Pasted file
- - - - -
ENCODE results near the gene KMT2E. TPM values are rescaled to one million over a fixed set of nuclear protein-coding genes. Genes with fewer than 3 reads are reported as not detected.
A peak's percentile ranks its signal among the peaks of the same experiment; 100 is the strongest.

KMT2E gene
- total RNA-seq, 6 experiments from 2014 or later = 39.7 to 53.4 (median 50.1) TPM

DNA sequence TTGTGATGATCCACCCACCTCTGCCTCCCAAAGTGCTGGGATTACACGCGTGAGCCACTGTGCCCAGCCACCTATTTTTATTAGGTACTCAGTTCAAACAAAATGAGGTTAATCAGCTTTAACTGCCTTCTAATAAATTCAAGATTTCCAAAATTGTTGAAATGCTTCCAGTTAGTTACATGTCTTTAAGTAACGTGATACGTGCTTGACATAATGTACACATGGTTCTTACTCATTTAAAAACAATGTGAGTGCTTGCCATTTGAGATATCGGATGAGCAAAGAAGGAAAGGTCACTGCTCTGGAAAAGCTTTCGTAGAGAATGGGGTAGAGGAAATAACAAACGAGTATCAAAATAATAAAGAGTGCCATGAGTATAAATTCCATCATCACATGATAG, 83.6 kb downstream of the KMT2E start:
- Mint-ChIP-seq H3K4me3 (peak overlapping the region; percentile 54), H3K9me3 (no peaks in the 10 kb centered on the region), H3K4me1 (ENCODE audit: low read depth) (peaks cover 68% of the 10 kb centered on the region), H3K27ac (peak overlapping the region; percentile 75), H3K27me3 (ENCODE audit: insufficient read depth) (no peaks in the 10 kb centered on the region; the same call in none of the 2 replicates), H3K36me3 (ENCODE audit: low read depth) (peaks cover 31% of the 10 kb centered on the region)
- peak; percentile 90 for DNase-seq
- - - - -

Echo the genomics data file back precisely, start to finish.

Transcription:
ENCODE results near the gene KMT2E. TPM values are rescaled to one million over a fixed set of nuclear protein-coding genes. Genes with fewer than 3 reads are reported as not detected.
A peak's percentile ranks its signal among the peaks of the same experiment; 100 is the strongest.

KMT2E gene
- total RNA-seq, 6 experiments from 2014 or later = 39.7 to 53.4 (median 50.1) TPM

DNA sequence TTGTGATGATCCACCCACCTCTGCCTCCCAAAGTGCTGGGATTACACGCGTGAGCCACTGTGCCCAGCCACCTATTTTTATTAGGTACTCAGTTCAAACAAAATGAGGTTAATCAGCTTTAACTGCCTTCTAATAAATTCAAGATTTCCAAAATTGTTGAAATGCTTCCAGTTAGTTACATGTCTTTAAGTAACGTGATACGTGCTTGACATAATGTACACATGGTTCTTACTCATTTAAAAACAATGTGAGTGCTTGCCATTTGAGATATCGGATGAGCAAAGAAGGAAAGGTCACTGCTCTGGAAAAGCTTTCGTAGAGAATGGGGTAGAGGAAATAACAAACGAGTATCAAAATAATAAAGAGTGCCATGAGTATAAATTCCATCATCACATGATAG, 83.6 kb downstream of the KMT2E start:
- Mint-ChIP-seq H3K4me3 (peak overlapping the region; percentile 54), H3K9me3 (no peaks in the 10 kb centered on the region), H3K4me1 (ENCODE audit: low read depth) (peaks cover 68% of the 10 kb centered on the region), H3K27ac (peak overlapping the region; percentile 75), H3K27me3 (ENCODE audit: insufficient read depth) (no peaks in the 10 kb centered on the region; the same call in none of the 2 replicates), H3K36me3 (ENCODE audit: low read depth) (peaks cover 31% of the 10 kb centered on the region)
- peak; percentile 90 for DNase-seq